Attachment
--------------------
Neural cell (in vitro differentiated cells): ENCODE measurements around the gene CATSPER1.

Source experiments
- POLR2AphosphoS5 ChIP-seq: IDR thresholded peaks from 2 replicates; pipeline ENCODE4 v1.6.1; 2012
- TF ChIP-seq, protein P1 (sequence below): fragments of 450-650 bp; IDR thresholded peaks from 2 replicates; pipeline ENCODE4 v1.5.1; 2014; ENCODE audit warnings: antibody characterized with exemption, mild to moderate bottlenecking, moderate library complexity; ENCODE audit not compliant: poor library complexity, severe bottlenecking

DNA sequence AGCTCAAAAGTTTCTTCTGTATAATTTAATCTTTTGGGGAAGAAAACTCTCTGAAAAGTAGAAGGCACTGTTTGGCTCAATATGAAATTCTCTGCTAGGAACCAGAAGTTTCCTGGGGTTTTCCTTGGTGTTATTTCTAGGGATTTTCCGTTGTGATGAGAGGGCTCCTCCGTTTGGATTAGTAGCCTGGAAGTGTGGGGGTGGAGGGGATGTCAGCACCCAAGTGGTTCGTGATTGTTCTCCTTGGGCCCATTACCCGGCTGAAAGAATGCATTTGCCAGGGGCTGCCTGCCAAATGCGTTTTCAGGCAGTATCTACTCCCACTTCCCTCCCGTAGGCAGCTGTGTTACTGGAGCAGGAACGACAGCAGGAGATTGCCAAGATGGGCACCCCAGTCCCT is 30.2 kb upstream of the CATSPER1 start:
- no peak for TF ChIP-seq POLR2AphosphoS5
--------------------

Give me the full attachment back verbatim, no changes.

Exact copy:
Neural cell (in vitro differentiated cells): ENCODE measurements around the gene CATSPER1.

Source experiments
- POLR2AphosphoS5 ChIP-seq: IDR thresholded peaks from 2 replicates; pipeline ENCODE4 v1.6.1; 2012
- TF ChIP-seq, protein P1 (sequence below): fragments of 450-650 bp; IDR thresholded peaks from 2 replicates; pipeline ENCODE4 v1.5.1; 2014; ENCODE audit warnings: antibody characterized with exemption, mild to moderate bottlenecking, moderate library complexity; ENCODE audit not compliant: poor library complexity, severe bottlenecking

DNA sequence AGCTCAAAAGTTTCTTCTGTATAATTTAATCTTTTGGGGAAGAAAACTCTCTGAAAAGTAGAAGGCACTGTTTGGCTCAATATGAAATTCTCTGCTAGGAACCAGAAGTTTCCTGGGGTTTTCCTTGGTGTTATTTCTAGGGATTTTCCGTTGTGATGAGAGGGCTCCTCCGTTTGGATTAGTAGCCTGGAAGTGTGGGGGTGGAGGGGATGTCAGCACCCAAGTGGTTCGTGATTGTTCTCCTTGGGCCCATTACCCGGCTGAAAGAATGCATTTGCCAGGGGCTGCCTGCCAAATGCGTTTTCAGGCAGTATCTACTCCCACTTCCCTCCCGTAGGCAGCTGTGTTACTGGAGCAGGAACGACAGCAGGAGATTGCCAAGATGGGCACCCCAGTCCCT is 30.2 kb upstream of the CATSPER1 start:
- no peak for TF ChIP-seq POLR2AphosphoS5